Why Saying ‘Latine’ Moves Us Toward Inclusion
Posted: March 15, 2023
2 minute read
We’re changing how we speak at VisionPoint. This spring, we’ve decided to move away from the use of Latinx and adopt the more inclusive, culturally competent term Latine (lat-in-AY) in both client partner-facing communications and company-wide dialogue. This change is rooted in our agency’s ongoing commitment to diversity, equity, and inclusion (DEI).
Our decision also reflects the best interests of our internal and external audiences in light of Arkansas’ recent ban on the term Latinx. This shift in language addresses the legal mandate for our Arkansas-based client partners and embraces gender-neutral inclusivity within the framework of the Spanish language tradition.
Respecting Individuals Through Word Choice
Our DEI committee has done research and has taken the time to understand how Latinx – a gender-neutral term coined by mostly-White activists as a blanket reference for all people of Latin American heritage – is problematic. While this word may have been created in an effort to be more inclusive rather than gendered (Latino/Latina), the term is actually more exclusive. The letter “x” is not pronounced in the Spanish language and using a term that isn’t used by the community we’re trying to include actually does harm when the original intent was to help.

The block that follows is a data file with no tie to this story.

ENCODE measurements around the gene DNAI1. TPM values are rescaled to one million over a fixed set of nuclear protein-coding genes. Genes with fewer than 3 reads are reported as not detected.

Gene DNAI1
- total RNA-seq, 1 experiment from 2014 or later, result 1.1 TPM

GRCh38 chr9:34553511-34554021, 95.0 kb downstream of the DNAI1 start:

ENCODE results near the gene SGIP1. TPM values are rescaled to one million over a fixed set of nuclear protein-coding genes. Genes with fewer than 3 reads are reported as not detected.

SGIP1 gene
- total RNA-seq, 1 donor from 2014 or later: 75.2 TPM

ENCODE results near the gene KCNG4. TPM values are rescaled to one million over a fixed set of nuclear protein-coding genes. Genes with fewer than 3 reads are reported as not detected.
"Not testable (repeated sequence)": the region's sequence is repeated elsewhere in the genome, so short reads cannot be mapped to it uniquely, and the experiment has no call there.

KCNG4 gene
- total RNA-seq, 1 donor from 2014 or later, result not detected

So why Latine? The term Latine can be found in Spanish dictionaries and language and its definition encompasses all in the Spanish-speaking community in a gender-neutral way. This term allows us to be more inclusive and culturally sensitive to our employees, our client partners, and those they seek to reach.
What We Say Matters
Understanding how to be inclusive is a journey. As our society becomes increasingly diverse, it’s our responsibility to listen, learn, understand, and speak in ways that honor the backgrounds and experiences of all. We believe Evan Crochette’s words in his Diversity Movement blog post say it best:
“What’s important is not that we always get things right but that we continue to try to find the most respectful ways of referring to both demographic groups and to every individual within them. Inclusive language is a living thing, and although at first we may feel exasperated by its many changes and unique cases, it helps to remember that on the other side of those phrases are unique humans who deserve to feel included and respected.”
Connect With Us
If you have questions regarding this change or would like to discuss this topic further, feel free to reach out to us at firstname.lastname@example.org.